Did somebody say San Francisco?

In Awards, Hearst, IDS on April 1, 2013 at 9:47 pm

And the Hearst awards keep rolling in.

Charles Scudder won first place in profile writing for his story “A queen comes home” and will join Claire Wiseman at the national writing competition in San Francisco this summer.




The forgotten queen steps onto the empty stage.

She looks out across the cavernous hall of the IU Auditorium. It’s bigger than she remembered. She sees the rows of seats where her friends cheered for her. She feels the crown tilting on her head, hears the flashbulbs popping in her face, catching her surprise as she made history. She never expected to win.

The stage is so quiet now. She thinks back to the Ebony fashion tour that followed her coronation, the dinner with Dr. King. She thinks about the slurs people hurled at her, writing letters, calling her at the dorm. The way her own yearbook ignored her reign. The man pointing the gun.

So much pride and so much hate, all beginning under these lights.

It just gets better from there. It’s well worth your time.

More good news: Mary Kenney won 10th for “Light from Darkness,” which she reported while studying in Hyderabad, India.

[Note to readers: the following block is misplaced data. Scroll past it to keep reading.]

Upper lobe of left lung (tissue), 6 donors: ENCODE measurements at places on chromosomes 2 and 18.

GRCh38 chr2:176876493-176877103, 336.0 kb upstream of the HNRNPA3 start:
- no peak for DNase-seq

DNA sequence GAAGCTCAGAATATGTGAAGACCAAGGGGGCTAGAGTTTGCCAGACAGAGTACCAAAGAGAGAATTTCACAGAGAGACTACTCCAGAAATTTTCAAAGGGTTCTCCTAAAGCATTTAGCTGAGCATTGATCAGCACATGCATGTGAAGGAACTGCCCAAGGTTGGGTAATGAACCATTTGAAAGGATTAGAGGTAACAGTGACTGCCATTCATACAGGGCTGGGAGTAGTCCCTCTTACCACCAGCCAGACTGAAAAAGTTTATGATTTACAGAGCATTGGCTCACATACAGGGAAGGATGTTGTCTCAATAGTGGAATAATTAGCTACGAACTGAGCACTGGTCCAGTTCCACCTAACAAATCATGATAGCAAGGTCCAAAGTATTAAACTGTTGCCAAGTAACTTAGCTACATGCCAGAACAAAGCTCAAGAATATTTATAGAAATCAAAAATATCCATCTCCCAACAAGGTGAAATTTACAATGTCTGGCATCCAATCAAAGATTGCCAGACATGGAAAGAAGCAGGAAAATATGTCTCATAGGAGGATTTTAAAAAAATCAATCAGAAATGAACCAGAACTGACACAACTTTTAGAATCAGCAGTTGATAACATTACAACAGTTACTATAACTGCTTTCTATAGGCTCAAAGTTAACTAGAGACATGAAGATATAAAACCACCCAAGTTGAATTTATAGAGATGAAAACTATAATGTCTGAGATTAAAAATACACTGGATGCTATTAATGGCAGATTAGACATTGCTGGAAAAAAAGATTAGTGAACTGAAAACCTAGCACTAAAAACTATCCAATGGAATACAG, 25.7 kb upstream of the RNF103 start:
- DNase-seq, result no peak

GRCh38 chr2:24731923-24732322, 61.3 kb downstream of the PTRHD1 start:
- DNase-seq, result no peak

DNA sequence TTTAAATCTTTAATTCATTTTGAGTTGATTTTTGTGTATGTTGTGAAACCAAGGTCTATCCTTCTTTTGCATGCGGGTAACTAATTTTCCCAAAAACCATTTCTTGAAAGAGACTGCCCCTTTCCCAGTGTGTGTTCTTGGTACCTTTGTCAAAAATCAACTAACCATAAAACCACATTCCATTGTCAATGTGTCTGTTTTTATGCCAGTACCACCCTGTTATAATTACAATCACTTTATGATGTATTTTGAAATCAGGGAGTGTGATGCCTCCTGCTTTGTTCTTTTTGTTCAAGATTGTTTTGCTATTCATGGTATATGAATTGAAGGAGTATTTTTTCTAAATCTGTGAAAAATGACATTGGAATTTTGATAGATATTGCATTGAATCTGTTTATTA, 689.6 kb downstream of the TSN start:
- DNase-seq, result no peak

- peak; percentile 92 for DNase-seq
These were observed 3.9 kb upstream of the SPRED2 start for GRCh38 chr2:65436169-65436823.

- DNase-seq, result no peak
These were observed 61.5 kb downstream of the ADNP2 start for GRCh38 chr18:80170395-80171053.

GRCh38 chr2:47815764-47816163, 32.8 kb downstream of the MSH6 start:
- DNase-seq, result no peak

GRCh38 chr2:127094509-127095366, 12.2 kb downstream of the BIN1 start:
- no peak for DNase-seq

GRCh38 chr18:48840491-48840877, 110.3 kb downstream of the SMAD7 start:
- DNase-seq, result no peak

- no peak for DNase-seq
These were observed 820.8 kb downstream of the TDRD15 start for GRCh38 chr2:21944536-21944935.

Metal doors clicked open, and the creaky train spat crowds onto the cement platform. Akshaya tried to catch her breath as people thudded past her, knocking into her hips and shoulders. She panicked.

The teenager had run away from home. Her father was a heavy drinker who beat her, her mother and her siblings. She was tired of it. Carrying a bag filled with clothes and silver anklets to sell, she boarded a train destined for Hyderabad, one of India’s largest cities.

Her excitement withered as she stepped onto the cement platform. The crowds pressed closer. She was scared, and she told herself she belonged at home with her family. She resolved to catch the first train going back and scurried to the information desk near the station’s main entrance. She asked a man behind a thick glass window how to go home, and he told her the next train to her village would leave around 3:30 p.m.

That was five hours away. She turned away from the window, and a handsome, well-dressed young man approached. He spoke Telugu, her first language. Hindi and English are India’s official languages, but most Indians learn languages native to their home state first, then tack on more if they are able to go to school.

The man told her there was no need to wait in the hot, crowded station. He lived nearby, and she could stay with him for a few hours. He promised to bring her back in time for her train. Charmed, she agreed, and they left together in a rickshaw bound for his two-room house. At the time, she was 18 or 19, she isn’t sure.

Once indoors, the man locked Akshaya in a back room. He and his friends raped her.

With this and previous wins, Mary is in the running for a wildcard ticket to San Francisco.

IU remains in the lead of the Intercollegiate Writing Competition by 28 points. We’re followed by Penn State. The last contest of the year, breaking news, is due Tuesday.

– MA


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